By Christian Viveros-Fauné
By Miriam Felton-Dansky
By Tom Sellar
By Tom Sellar
By Jessica Dawson
By Tom Sellar
By R. C. Baker
By Tom Sellar
I live today around the corner from the couple in lower Soho, where my partner, an artist who moved here in the 1970s, claims to have spotted them repeatedly over the decades at the local ATM. I'd never caught sight of them until, with hundreds of other world media representatives (including Bulgarian state television), I sat beside the Metropolitan Museum of Art's venerable Temple of Dendur one recent morning to hear them speak about The Gates7,500 saffron portals hung with pleated curtains that currently flutter over the walkways of Central Park. Yet their work has occupied one corner of my mind for decades; they're a ubiquitous presence in contemporary art. And when they stepped onto the podium, holding hands, I caught my breath, for in their aging figures, I glimpsed my own mortality.
Such autobiographical details may seem gratuitous or self-indulgent, but the dualities they conjureat the intersection of art and life, and between endless expanses of imagination and the finite, fleeting quality of experienceare central to the oeuvre of these artists, who have long toyed with the limits of perception. Who can possess The Gates, materially or sensually? A work of extreme beauty and a vast populist spectacle, free and accessible to all, it represents an act of generosity on the part of Christo and Jeanne-Claude comparable to the potlatch ceremonies of Native American chieftains in the Pacific Northwest, who dominated their neighbors by overwhelming them with gifts.
Over the project's opening weekend, gracious art collectors, one serving only saffron-colored hors d'oeuvres such as cheese doodles and smoked salmon, offered us ethereal views from their apartments high above Central Park South and West, but their windows could not contain the work. And even if you walked all 23 miles of footpaths framed in gold (as some will certainly), you couldn't do it in all kinds of winter weather, or at all different times of day, when the February sun, streaming low at morning and evening or bearing down from high overhead at noon, transforms the opaque curtains into glowing, translucent screens for the shadow play of leafless branches, and as the wind, blowing this way and that, half reveals brilliant patches of sky, pieces of vegetation, and the park's distant vistas.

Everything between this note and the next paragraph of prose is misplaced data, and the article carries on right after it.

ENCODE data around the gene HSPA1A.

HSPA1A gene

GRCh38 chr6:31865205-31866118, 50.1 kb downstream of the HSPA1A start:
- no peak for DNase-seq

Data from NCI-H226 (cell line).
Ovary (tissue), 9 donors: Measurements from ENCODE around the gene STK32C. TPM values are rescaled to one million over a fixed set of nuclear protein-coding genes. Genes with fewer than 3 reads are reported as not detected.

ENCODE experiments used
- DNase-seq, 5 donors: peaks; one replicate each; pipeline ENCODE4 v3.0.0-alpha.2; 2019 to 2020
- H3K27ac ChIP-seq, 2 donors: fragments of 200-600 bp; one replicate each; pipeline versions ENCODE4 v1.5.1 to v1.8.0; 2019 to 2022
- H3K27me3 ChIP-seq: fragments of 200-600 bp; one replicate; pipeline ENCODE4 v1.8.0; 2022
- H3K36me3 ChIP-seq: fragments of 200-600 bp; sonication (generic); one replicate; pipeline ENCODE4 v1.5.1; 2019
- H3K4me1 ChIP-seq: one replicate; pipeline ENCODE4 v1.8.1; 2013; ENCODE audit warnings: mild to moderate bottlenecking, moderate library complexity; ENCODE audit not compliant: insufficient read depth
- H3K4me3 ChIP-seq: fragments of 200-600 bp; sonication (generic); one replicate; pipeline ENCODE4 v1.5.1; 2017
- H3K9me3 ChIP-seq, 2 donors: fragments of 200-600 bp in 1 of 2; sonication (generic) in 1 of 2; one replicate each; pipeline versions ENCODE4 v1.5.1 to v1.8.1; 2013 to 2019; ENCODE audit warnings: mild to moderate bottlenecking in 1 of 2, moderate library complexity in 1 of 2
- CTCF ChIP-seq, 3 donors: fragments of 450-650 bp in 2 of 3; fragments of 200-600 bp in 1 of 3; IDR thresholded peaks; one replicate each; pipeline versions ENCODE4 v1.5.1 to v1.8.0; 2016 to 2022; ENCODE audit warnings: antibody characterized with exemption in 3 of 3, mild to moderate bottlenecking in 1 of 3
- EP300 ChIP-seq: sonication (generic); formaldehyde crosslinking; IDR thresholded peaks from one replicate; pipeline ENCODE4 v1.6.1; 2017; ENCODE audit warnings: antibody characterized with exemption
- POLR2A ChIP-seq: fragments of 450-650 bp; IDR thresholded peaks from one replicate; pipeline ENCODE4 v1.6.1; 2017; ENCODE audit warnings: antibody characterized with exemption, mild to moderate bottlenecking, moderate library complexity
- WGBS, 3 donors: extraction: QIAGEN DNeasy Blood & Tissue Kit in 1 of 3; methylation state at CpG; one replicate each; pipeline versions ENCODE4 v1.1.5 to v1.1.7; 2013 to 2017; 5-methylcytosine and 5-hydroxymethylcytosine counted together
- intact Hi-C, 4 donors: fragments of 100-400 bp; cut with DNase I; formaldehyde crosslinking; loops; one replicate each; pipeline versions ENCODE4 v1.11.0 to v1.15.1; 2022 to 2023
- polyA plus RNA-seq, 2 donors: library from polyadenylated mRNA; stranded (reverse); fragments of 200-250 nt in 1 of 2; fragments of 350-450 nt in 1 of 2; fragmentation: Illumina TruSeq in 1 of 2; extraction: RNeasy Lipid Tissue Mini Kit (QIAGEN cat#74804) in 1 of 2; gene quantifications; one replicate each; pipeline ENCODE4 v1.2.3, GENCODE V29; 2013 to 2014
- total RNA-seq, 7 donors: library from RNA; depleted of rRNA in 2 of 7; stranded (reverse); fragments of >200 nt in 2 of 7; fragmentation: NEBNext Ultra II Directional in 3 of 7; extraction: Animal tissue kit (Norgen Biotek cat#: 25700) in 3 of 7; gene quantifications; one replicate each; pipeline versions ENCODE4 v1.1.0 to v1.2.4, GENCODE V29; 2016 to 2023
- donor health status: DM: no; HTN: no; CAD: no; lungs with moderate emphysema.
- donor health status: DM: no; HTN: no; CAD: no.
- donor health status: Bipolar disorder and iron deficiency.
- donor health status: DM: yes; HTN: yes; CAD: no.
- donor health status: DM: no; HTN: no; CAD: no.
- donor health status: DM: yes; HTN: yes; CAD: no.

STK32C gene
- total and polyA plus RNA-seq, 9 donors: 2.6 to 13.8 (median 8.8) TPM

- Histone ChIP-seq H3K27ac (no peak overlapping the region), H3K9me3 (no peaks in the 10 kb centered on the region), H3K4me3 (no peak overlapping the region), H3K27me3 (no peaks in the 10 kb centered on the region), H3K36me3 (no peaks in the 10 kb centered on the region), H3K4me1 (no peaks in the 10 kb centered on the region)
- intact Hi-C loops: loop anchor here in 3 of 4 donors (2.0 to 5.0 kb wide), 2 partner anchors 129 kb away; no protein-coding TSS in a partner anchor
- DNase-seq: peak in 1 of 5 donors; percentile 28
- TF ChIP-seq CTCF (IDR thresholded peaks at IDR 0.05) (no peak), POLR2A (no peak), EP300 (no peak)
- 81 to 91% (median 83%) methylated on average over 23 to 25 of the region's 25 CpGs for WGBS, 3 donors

And because it eludes the grasp of friend and foe, of critics, collectors, the art market, the media hype, the Christo and Jeanne-Claude groupies, and even, one suspects, the artists themselves, The Gates offers an exhilarating sense of freedom, drawing you ever deeper into a space that Frederick Law Olmsted and Calvert Vaux, Central Park's makers, conceived as "a translation of democratic ideals into trees and dirt."
Christo, born Christo Javacheff in Bulgaria in 1935, escaped Sofia's Stalinist art academy for Vienna and later Paris, where he met Jeanne-Claude Denat de Guillebon, a French general's daughter, in 1958. She applied a military commander's organizational skills to the realization of his quasi-utopian architectural visions, partly inspired by the model of Russian constructivists such as Vladimir Tatlin; they began signing their works together in 1994.
He wrapped things: first cans, chairs, bottles; later, with her, monuments, museums, and coastlines. Some of their earliest collaborative efforts were riffs on the iron curtain; a wall of oil barrels, for example, blocking the Rue Visconti in 1961, evoking both Parisian revolutionary barricades and the newly constructed Berlin Wall.
An impulse similar to wrappingexposing hidden qualities in an object, a work of art, or nature by partially concealing its surfaceis also at play in The Gates, the couple's only realized project in New York, where they've lived since 1964. Here what lies revealed, in all its glory, is the sensual topography of Olmsted and Vaux's masterpiece. Christo and Jeanne-Claude insist on discussing their work in purely formal and technical termsso many tons of steel, so many yards of fabric, a color they love. But ambling beneath their saffron veils, I felt the wonder of a child before his mother's skirts, peering up as, billowing, they disclosed bits and pieces of nature. The park's 19th-century monumentsportraits of forgotten poets like Fitz-Greene Halleckstood in marvelous, mute contrast to this luminous apparition, soon to disappear, which will linger in memory.
If, following the lead of Romantic poets, you prefer to experience art and nature in solitary contemplationa state that can be hard to come by in Central Park right nowforgo the horse and buggies doing a brisk business around the park's southern perimeter. Head uptown. In the far recesses of the North Meadow and Harlem Meer, the crowds and noise thin out, the park becomes wilder and still more beautiful, and you can hear the curtains flapping in the breeze.